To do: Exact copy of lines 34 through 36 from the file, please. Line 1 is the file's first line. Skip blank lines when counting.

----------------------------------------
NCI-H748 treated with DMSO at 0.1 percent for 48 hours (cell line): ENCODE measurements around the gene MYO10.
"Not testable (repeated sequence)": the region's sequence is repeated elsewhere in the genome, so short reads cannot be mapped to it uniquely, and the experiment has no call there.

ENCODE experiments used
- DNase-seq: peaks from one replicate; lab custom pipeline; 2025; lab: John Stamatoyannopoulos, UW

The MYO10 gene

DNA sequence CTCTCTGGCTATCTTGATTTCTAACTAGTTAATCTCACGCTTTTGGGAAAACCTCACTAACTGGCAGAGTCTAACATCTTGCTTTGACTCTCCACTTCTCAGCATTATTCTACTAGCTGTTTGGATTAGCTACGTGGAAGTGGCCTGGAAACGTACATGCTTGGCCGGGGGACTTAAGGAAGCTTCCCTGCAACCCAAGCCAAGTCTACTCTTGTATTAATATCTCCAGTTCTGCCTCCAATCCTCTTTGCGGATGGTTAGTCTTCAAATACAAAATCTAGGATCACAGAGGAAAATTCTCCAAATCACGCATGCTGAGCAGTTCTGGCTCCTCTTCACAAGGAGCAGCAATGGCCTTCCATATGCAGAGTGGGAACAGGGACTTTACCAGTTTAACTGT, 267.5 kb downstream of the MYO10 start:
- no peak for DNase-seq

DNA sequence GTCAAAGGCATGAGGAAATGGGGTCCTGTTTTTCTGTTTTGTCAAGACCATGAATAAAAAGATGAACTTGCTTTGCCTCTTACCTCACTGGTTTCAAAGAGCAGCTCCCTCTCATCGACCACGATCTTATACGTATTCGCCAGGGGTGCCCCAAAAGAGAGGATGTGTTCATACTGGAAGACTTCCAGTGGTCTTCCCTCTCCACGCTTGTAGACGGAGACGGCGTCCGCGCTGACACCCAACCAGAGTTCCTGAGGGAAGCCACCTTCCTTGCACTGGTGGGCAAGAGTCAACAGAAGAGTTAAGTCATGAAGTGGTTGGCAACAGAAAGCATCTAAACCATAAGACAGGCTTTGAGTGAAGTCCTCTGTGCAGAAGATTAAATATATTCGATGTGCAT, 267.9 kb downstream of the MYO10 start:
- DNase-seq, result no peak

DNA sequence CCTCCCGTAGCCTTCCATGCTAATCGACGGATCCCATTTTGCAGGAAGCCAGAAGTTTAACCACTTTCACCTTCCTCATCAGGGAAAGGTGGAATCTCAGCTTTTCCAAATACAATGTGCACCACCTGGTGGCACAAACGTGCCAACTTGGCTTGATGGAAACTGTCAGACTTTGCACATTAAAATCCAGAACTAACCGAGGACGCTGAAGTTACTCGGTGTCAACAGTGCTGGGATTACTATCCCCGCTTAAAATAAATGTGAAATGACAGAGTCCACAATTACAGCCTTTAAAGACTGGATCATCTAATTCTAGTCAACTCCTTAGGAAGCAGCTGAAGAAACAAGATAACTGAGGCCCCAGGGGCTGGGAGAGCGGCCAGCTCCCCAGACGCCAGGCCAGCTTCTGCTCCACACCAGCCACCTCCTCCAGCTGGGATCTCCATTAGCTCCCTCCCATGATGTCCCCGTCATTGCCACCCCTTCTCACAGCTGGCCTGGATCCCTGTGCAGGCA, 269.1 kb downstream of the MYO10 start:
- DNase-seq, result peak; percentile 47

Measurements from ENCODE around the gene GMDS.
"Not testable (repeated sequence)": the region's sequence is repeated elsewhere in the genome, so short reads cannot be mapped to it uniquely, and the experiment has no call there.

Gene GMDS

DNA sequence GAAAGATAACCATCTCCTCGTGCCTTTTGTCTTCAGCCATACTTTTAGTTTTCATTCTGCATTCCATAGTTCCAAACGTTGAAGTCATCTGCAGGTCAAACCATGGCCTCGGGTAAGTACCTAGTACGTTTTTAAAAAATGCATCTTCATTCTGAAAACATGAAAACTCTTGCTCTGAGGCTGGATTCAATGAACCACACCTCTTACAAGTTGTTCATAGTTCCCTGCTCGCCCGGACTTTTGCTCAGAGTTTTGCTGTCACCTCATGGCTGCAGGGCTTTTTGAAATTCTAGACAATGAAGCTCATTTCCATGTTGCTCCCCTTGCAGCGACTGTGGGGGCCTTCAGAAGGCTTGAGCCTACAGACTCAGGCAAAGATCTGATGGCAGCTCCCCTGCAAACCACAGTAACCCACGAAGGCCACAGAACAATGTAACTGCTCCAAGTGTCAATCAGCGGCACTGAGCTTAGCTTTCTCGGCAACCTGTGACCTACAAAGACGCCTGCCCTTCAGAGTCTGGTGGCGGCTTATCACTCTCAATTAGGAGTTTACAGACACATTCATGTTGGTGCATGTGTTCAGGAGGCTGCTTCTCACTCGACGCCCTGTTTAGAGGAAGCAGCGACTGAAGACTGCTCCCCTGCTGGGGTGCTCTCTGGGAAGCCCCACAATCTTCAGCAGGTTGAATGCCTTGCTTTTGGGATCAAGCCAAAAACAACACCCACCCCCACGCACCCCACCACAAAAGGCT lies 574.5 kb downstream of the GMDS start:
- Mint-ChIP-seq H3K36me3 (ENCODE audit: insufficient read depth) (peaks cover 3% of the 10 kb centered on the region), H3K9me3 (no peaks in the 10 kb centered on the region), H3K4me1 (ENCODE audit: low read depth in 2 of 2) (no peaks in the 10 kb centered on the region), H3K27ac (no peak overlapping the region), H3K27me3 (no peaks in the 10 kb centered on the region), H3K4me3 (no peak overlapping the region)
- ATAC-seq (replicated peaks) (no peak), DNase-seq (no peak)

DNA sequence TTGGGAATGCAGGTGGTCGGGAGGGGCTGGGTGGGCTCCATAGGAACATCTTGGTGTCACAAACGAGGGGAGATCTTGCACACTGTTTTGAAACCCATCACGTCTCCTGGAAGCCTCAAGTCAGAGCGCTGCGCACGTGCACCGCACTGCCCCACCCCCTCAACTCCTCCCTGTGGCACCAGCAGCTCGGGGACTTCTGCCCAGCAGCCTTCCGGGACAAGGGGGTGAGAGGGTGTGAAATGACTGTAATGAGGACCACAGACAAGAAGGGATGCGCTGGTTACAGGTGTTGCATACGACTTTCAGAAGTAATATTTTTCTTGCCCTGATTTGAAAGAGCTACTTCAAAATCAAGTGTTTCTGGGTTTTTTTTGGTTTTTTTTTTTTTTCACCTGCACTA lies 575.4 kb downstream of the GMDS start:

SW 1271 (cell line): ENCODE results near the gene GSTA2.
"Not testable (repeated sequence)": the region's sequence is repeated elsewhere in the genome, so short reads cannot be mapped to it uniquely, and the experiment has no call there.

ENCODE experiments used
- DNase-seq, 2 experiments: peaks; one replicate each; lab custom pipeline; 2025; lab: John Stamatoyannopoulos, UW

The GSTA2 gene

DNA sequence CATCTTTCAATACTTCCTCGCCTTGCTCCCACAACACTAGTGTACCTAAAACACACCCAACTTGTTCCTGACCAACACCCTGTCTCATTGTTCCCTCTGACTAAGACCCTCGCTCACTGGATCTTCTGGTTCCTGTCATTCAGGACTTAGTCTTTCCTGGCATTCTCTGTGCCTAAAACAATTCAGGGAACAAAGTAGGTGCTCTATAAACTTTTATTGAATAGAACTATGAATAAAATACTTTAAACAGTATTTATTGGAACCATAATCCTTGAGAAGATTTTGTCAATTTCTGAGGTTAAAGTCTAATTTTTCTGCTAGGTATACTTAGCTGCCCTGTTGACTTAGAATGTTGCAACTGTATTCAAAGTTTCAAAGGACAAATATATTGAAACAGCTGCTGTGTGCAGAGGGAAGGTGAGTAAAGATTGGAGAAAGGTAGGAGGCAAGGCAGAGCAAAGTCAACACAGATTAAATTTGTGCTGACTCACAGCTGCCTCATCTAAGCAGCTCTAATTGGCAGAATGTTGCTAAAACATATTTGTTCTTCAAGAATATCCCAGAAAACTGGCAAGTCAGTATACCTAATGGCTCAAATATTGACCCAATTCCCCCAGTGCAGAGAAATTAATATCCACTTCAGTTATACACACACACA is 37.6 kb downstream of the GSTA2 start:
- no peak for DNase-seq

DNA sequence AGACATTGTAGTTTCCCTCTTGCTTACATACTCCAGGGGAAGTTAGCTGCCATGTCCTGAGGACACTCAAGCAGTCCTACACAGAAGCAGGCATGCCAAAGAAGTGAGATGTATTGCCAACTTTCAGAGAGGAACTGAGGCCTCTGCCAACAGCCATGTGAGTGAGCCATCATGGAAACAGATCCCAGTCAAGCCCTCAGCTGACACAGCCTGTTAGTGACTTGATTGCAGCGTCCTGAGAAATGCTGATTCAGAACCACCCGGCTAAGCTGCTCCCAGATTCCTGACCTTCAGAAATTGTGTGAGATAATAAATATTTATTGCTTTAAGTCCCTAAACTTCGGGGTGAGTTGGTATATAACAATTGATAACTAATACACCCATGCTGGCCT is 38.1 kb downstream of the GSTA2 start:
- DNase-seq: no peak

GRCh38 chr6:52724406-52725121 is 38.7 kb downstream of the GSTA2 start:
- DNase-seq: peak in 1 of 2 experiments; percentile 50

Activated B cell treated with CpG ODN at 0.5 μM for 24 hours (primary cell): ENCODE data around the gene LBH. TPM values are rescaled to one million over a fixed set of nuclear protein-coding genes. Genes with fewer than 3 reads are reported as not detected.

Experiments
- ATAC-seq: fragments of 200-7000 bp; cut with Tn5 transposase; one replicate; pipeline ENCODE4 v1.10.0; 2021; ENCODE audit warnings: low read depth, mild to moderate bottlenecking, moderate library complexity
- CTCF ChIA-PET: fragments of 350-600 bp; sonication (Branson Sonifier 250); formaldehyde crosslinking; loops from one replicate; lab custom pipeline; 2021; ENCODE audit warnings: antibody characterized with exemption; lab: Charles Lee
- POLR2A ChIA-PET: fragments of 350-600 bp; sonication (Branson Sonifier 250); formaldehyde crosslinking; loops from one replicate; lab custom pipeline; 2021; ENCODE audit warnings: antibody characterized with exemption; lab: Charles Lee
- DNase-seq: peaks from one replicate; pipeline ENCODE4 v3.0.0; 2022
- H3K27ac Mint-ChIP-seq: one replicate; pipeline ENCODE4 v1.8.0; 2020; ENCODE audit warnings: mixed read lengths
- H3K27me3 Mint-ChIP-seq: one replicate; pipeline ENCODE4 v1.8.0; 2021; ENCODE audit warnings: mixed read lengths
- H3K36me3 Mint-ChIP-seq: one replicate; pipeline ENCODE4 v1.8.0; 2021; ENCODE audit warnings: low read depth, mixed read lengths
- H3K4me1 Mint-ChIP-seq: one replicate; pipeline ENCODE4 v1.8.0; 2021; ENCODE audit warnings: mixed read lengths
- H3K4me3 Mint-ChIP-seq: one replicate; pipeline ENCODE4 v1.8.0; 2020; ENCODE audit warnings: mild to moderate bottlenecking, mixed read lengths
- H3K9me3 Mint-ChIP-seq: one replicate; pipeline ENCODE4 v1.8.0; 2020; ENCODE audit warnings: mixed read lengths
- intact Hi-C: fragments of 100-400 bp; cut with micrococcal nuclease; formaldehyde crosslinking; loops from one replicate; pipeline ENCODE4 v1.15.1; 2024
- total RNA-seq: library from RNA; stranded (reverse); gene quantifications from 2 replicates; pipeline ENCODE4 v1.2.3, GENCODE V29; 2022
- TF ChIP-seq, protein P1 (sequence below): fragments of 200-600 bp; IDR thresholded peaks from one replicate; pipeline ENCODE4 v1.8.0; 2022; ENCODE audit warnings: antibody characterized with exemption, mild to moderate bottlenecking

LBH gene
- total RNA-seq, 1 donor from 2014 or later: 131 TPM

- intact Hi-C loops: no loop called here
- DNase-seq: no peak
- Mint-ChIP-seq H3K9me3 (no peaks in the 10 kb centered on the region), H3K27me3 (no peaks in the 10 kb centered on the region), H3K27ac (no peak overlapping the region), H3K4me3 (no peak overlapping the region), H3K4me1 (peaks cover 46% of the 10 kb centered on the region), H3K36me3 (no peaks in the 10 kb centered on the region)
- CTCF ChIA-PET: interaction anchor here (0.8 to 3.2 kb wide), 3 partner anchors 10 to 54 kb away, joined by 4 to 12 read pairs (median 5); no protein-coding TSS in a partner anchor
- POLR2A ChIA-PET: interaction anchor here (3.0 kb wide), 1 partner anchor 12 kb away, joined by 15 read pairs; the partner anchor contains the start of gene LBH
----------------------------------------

- POLR2A ChIA-PET: fragments of 350-600 bp; sonication (Branson Sonifier 250); formaldehyde crosslinking; loops from one replicate; lab custom pipeline; 2021; ENCODE audit warnings: antibody characterized with exemption; lab: Charles Lee
- DNase-seq: peaks from one replicate; pipeline ENCODE4 v3.0.0; 2022
- H3K27ac Mint-ChIP-seq: one replicate; pipeline ENCODE4 v1.8.0; 2020; ENCODE audit warnings: mixed read lengths